Axelrod can’t say it– he wouldn’t get to keep his job if he did say it–but President Obama has failed. His economic policies had doubled our debt, his energy policies have left us all poorer, and he can’t even manage to encourage his own party to offer up so much as symbolic support for his budget. And his own party has simply refused to commit to any budget throughout his term in office. No, not even when they had majorities in the House, the Senate, and a President who would sign whatever they put in front of him. Obama’s failed presidency is marked by a lack of leadership and achievement.
We have suffered not just because of our President’s progressive vision– as poorly articulated and argued as it has been– but because of an absence of leadership that has left us confused, demoralized, and weary.
Former President Carter doesn’t look better by comparison, but their presidencies look remarkably similar. Men, feted by the left for their intelligence and character, who had no idea how to lead a nation through difficult times, who failed to stabilize the economy, and who left the country worse for their care.
With Carter, though, we had Ronald Reagan waiting with the vision, charisma, and powerful leadership to help us rebuild. I truly hope that Romney and Ryan can live up to that towering standard.
Updated: A little related video.
President Obama just tried to convince me that he wants to strengthen the middle class by developing domestic energy resources and taxing the wealthy to pay down our debt, amongst a few other things. Now, the plan to increase taxes on the wealthy won’t touch the trillion dollar annual deficits we seem to be running habitually right now, but it will certainly change the way some folks invest and use their capital. And it’s doubtful that it will do so in a way that “strengthens the middle class”– but that’s really what I want to talk about right now. Right now I want to talk about developing energy resources.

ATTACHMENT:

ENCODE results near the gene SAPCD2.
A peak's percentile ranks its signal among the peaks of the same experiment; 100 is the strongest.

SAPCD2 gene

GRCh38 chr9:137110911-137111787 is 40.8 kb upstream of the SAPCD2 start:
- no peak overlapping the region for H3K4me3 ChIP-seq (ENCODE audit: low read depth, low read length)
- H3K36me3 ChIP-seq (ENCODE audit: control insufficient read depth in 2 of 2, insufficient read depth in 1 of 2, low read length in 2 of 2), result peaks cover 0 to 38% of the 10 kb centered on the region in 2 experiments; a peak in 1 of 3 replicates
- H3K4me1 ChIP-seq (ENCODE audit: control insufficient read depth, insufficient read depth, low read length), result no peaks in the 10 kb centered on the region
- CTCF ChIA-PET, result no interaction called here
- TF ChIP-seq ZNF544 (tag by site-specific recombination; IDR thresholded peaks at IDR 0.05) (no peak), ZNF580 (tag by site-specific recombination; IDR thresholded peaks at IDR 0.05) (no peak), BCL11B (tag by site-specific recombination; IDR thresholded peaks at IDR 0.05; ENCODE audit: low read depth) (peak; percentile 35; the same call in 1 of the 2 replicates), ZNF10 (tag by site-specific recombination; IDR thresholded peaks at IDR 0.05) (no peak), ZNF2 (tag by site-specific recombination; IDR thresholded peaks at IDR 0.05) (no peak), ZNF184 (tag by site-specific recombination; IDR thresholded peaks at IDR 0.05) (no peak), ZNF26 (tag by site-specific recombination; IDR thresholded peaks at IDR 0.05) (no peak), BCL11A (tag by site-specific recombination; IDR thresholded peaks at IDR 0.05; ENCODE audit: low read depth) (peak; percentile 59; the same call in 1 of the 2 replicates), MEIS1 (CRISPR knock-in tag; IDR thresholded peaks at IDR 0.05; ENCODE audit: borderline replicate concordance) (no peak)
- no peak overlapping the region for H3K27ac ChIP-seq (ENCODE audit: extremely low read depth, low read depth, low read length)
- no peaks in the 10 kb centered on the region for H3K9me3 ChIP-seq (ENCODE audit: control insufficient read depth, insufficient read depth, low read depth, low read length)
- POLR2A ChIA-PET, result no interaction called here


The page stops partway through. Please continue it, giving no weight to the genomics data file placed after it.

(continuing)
Firstly, I’ve said this before and I consider it to be an important point to make: the United States is the only developed nation that I can think of that actively works so hard against developing its own natural resources. We do this to the detriment of our own business interests and to the detriment of a citizenry that sees energy prices swelling while job growth is moribund and real salaries have stagnated.